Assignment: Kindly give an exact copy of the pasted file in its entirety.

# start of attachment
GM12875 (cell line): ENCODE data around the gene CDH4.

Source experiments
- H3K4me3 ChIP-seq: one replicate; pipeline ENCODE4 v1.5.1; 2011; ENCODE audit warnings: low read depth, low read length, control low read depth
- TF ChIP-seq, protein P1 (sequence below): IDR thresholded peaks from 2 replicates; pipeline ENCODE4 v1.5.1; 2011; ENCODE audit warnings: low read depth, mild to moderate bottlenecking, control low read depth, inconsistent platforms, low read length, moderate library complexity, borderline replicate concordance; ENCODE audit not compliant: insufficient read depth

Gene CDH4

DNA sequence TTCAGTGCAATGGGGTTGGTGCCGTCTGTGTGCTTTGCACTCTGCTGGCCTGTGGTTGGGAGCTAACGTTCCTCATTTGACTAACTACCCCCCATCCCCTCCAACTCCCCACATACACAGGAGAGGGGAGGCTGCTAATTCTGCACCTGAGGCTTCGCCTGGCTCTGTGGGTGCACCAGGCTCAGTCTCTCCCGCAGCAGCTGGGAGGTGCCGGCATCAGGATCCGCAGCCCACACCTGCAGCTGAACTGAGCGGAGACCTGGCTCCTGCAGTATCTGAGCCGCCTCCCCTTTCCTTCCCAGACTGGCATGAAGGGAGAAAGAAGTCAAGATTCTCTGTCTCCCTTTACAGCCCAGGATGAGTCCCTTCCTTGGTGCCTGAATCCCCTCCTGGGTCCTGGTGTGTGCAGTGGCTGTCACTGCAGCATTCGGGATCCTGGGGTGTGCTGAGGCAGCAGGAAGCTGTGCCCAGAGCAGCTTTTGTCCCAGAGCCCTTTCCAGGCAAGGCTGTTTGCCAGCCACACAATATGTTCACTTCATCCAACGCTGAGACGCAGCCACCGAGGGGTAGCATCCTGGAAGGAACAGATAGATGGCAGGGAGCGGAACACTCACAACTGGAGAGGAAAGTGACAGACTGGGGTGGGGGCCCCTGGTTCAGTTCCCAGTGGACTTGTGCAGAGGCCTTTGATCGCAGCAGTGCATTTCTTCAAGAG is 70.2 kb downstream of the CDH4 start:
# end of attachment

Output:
GM12875 (cell line): ENCODE data around the gene CDH4.

Source experiments
- H3K4me3 ChIP-seq: one replicate; pipeline ENCODE4 v1.5.1; 2011; ENCODE audit warnings: low read depth, low read length, control low read depth
- TF ChIP-seq, protein P1 (sequence below): IDR thresholded peaks from 2 replicates; pipeline ENCODE4 v1.5.1; 2011; ENCODE audit warnings: low read depth, mild to moderate bottlenecking, control low read depth, inconsistent platforms, low read length, moderate library complexity, borderline replicate concordance; ENCODE audit not compliant: insufficient read depth

Gene CDH4

DNA sequence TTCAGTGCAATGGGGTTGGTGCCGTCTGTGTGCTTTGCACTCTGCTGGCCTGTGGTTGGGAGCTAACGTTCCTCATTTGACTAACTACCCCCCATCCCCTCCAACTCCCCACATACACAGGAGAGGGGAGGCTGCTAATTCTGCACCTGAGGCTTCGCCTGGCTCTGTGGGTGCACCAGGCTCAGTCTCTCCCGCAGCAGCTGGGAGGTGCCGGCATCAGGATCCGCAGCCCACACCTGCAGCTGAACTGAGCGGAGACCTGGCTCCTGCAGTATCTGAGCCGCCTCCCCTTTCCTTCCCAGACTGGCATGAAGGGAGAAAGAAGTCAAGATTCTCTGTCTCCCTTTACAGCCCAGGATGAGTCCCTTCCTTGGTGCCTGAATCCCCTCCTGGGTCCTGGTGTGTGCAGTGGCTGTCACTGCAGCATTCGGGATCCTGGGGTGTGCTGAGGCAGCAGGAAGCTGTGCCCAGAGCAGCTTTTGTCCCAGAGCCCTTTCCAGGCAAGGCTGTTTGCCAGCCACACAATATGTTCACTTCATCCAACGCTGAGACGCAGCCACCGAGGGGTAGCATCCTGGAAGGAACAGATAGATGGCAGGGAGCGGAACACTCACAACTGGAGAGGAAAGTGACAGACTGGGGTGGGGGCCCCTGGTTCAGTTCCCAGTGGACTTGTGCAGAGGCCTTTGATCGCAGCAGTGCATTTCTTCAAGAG is 70.2 kb downstream of the CDH4 start: